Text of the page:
The oncoming reality that all students will be offered school vouchers regardless of income has the state’s largest teacher’s union pushing back, saying universal vouchers will “make a bad situation worse.”
Legislation (HB 1) approved Friday that would transform the state’s education system, potentially transferring hundreds of millions — and some say billions — to private schools, is rocketing toward reality. The Senate’s version (SB 202) is expected to win approval this week and head to the Governor’s desk.
Controversy has erupted over how much the plan is going to cost, but the Florida Education Association (FEA) says the vast majority of Florida’s children who attend public school can’t afford more resources drained away from the public system.
“This bill is going to make life tougher for a lot of kids,” said Andrew Spar, FEA President. “It will mean fewer resources in their schools, and fewer teachers and staff to meet their day-to-day needs.”
The teacher’s union says that Florida is already 44th in the country for per-pupil spending. Statistics also put the average state’s teachers’ pay at 48th in the nation, according to the National Education Association’s latest state-by-state ranking released in April.
The cost has been controversial because it adds new categories for those eligible to receive the average $8,000-per-student voucher. It’s hard to predict how many families will choose to apply for the new benefit, but the new categories eligible to receive it, beyond the current recipients, are:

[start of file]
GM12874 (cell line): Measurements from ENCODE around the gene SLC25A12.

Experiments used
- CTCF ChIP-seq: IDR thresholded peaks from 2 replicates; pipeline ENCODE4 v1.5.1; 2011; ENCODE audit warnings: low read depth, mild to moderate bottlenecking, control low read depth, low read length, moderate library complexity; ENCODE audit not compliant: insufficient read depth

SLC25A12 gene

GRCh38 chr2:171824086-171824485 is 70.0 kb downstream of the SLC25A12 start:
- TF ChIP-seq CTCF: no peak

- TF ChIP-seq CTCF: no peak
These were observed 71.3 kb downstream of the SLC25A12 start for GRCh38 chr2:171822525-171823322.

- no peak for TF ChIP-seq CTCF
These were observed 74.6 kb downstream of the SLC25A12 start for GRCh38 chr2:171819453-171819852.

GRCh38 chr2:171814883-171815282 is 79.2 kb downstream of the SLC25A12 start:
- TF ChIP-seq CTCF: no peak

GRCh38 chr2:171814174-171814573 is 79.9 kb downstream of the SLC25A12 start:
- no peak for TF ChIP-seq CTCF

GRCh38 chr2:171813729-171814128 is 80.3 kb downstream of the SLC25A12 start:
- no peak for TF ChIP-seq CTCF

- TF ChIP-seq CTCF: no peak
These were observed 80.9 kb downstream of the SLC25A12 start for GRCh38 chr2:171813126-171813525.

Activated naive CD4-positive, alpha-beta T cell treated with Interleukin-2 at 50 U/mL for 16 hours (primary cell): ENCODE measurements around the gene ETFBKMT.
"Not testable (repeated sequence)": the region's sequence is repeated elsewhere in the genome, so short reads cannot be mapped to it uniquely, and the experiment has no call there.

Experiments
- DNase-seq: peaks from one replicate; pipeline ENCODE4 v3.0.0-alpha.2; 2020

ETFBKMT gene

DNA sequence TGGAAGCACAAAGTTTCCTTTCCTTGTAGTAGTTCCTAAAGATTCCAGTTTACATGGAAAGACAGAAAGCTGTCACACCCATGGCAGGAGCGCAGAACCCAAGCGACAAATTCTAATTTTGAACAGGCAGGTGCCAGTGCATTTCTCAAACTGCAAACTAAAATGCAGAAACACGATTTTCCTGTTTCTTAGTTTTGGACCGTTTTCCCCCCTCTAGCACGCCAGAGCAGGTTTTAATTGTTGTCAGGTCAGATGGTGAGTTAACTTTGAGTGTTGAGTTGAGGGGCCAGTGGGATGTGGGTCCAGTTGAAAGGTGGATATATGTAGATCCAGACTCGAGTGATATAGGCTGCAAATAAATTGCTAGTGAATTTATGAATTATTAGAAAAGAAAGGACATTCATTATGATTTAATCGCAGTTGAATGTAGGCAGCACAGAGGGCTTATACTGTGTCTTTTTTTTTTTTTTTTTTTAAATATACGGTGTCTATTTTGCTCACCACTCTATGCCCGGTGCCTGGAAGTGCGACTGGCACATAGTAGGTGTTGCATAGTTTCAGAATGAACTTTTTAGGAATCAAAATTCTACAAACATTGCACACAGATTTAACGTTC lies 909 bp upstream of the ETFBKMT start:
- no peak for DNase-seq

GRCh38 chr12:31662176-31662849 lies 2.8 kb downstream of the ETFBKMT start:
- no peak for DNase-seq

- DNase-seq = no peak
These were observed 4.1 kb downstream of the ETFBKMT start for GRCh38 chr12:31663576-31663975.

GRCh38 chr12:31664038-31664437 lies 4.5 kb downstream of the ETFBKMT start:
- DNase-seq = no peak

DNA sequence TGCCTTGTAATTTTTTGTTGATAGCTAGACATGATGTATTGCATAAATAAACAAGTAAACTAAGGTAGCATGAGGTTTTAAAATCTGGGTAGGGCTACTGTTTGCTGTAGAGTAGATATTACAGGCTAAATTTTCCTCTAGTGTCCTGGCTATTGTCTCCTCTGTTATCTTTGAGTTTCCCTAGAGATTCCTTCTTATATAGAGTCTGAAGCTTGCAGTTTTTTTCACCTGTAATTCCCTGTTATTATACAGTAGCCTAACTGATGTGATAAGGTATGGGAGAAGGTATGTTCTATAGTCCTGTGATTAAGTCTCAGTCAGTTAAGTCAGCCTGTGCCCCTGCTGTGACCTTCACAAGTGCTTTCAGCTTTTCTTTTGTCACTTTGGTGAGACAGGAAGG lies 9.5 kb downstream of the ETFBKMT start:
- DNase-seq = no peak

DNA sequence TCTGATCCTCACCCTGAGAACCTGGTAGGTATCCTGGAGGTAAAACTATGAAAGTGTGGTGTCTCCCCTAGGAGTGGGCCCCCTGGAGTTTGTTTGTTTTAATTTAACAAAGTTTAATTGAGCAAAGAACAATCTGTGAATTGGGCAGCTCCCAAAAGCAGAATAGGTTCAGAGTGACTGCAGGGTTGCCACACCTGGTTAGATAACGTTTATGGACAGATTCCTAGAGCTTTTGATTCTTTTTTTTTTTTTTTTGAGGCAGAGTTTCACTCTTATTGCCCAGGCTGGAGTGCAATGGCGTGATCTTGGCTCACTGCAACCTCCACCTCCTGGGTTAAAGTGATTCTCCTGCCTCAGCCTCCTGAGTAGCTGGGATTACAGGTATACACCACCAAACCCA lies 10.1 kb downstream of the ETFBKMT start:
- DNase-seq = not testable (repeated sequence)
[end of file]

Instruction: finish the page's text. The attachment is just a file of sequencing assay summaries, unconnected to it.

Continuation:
— Students now in public schools whose families are making more than 400% of the Federal Poverty Level (FPL), which is more than $111,000 a year for a family of four.
— Students who have never attended public school whose parents are making more than 400% FPL.
— Homeschoolers who are willing to submit to some level of testing and curriculum monitoring.
— Special education students now on the state’s waiting list for special education vouchers, which can pay up to tens of thousands, depending on the child’s disability.
The House version anticipates that 50% of students who have never attended public schools will apply to get the public funding. Analysis of the House bill puts the new cost at $210 million. The Senate analysis puts the new cost of the same expansion at $646.5 million.
The Florida Policy Institute, analyzing the experience of the only other state to implement this benefit — Arizona — says there are billions in new costs.
Whether the Governor will sign the legislation is yet another question. The new benefit went far beyond what Arizona anticipated.
After his State of State Address earlier this month, Gov. Ron DeSantis said while he understands the thinking behind universalizing the school voucher to all, there’s only so much money.
“If you have a family that’s very high income, they have school choice, they don’t necessarily need to be eligible for the program,” DeSantis said.
The FEA’s news release calls the legislation tantamount to “writing checks to millionaires with kids in exclusive private schools, while the public schools educating the children of everyday Floridians struggle.”
Both the Senate and the House versions of the bill have items supporters say will put public schools on a more even playing field with their private counterparts as they compete for students. The provisions would make it easier for teachers to qualify and loosen requirements for student transportation. But the FEA dismissed those as window dressing.
“We aren’t fooled by false promises for future deregulation of public schools because we see all the additional burdens that are being placed on teachers, staff and students during this legislative session,” the release says.